Healthy BMI (Body Mass Index) for Pre-Pregnancy or Preconception Planning

What is a healthy BMI? More importantly, what is an ideal BMI for pre-pregnancy and preconception planning? BMI, or body mass index, refers to a heuristic proxy for human body fat based on an individual’s weight and height. BMI does not actually measure the percentage of body fat.

It is important to take note of your BMI, and I would argue, it is far more important than a simple number on the scale. Having a BMI that is higher than recommended can make it hard to conceive, but today I am going to address how being “underweight” or having a low BMI can cause anovulation and other conception issues.

What is a healthy BMI for Pre-Pregnancy or Preconception PlanningWhat is a healthy BMI (body mass index) for preconception purposes? This question was on my mind when my husband and I first began the preconception planning process. After doing quite a bit of research and speaking with my doctor, I found out that 18.5 or 19 percent was a healthy BMI while TTC. When I conceived Emma (which was a surprise since I was told it would be difficult or impossible to conceive because of my metabolic disorder), I was slightly underweight. As a result, I was intentional about eating more nutrient-dense foods in the first trimester to gain a couple extra pounds. Many women I train in the gym are very concerned about the number on the scale.

BMI is an indication of being underweight or overweight. However, that being said, if a woman is very athletic and has a lot of muscle weight, her BMI can appear in the overweight category (over 25) since muscle weighs more than fat. Use BMI as an indicator of your health, and consider visiting your doctor if you feel uncomfortable with a number in the underweight or overweight category, etc. Keep the numbers in perspective.

My husband and I do want to conceive again if possible, so I consider myself in preconception planning even now. I try to keep my BMI around 18 or 19% (which means I am a few pounds heavier than I was before I had Emma). Chances are, if you are eating nutrient dense foods and working out 5 times a week for 60 minutes at a time, your body will maintain a healthy BMI and set point. However, if you are currently in a training program (i.e. marathon training) or eating less calories and nutrients than your body needs, it is possible that you will be underweight. If you think you might be in this situation, ask your doctor or to do a health assessment for you.

I added a BMI chart for your reference. Remember, living a healthy lifestyle is the goal – not a certain number on the scale. Best wishes!

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8 thoughts on “Healthy BMI (Body Mass Index) for Pre-Pregnancy or Preconception Planning

  1. Rachel says:

    I’m a new reader and wanted to let you know that you are getting BMI and Body Fat Percentage confused. BMI is height to overall weight, and has nothing to do with body fat %. Many bodybuilders (I’ve done some amateur before) who have very low body fat percentage are actually high in BMI, due to muscle weight. Having a BMI below 18%, like the BMI chart you included, can be very hazardous to someone’s health. However, there are ranges of % that are considered acceptable for men and women in their body fat %, based on their goals.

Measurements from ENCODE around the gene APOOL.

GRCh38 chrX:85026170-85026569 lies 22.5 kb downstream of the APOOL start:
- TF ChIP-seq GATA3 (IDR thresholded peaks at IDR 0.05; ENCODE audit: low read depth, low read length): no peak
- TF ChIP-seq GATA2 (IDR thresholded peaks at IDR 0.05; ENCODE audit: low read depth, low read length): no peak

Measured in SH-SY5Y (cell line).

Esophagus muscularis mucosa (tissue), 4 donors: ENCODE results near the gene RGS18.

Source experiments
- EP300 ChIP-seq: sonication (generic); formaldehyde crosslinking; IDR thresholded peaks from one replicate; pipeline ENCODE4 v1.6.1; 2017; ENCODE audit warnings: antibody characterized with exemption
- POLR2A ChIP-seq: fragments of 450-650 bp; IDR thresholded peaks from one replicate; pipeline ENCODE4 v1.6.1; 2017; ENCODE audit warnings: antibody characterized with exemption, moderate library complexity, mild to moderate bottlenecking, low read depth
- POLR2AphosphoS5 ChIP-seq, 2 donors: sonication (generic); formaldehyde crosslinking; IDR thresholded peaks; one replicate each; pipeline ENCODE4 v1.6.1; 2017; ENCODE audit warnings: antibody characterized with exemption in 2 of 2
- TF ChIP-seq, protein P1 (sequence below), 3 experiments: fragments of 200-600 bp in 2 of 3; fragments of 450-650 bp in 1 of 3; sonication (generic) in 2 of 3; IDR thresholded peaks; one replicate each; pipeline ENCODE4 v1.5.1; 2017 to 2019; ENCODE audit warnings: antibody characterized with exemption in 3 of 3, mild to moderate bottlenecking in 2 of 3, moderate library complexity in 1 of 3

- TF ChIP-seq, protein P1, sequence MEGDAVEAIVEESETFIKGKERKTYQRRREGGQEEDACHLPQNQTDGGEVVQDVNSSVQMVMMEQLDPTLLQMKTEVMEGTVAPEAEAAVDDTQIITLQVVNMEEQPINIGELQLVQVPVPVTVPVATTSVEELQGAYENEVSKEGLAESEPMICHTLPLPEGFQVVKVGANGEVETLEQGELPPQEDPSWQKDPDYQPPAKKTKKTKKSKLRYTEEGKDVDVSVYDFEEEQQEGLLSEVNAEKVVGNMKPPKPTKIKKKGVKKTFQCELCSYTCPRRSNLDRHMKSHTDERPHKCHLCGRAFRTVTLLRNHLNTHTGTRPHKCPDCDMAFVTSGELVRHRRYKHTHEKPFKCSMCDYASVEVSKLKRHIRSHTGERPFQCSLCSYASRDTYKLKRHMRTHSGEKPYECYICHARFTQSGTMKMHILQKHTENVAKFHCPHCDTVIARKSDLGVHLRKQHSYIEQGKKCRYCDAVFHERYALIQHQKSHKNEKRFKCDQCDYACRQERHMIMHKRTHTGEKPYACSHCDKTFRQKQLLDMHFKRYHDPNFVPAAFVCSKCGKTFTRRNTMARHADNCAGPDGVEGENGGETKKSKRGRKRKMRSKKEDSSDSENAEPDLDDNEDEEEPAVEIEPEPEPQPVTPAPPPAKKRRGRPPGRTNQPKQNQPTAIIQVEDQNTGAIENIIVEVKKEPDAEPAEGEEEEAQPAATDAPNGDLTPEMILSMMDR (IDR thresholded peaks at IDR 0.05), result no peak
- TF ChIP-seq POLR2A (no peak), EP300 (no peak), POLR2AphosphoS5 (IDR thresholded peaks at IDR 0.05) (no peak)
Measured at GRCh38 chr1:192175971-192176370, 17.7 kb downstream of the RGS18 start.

Here are a few resources to help you out:

    http://www.fitsugar.com/Measure-Up-BMI-vs-Body-Fat-Percentage-3644256

    http://caloriecount.about.com/difference-bmi-body-fat-percentage-q16564

  2. Amanda Tress says:

    Hi Rachel! Thanks so much for reading my blog! Yes, you are right — BMI and body fat percentage are different. And I did not do a good job explaining the difference in my post (but I was trying to refer to two separate issues). I guess that’s what I get for writing a post after a long day in Vegas 🙂 I appreciate the links! The most important thing that I am trying to accomplish with this post is to encourage women to maintain a healthy and fit lifestyle versus striving to be a size 0 🙂

  3. Rachel says:

    Hey- I appreciate your response, but I think its important to clear up the incorrect information on your post. You said that people should have a BMI of 15 or lower to have 6 pack abs (for my 5 foot 6 frame, that would be 93 lbs or lower!) and that you had a BMI of 12 (if you are 5’6 or taller, that’s 75 lbs). You also said you keep your BMI at 18 (heavier than your norm) which is in the underweight category for BMI, but wouldn’t necessarily be a big deal for body fat % since you are athletic. It doesn’t sound like you meant to post bad recommendations, but I still think its important to correct (instead of just explaining what you intended… )

    • Amanda Tress says:

      I am out of the office speaking at a web marketing conference until Wednesday, July 11. I will respond to your email as quickly as possible when I return.

      Regards, Amanda Tress

    • Amanda Tress says:

      Hey girl, you’re right. I tried to clear up some of the confusion on the post, so hopefully it makes more sense to the readers!! Let me know what you think, and thanks again for the comments!

  4. Rachel says:

    Hey Amanda, I know I’m a new reader (I’ve been trying to check out some fun blogs for (hopefully!) moms-to-be) so I appreciate your correction! I think the post sounds a lot clearer and you really get your point across!
    ~Rachel

    • Amanda Tress says:

      Thanks so much, Rachel! I truly appreciate your input and expertise! That is awesome that you have done some amateur body building as well. Let me know if there are any other topics that you are interested in reading about 🙂 Regards, Amanda.

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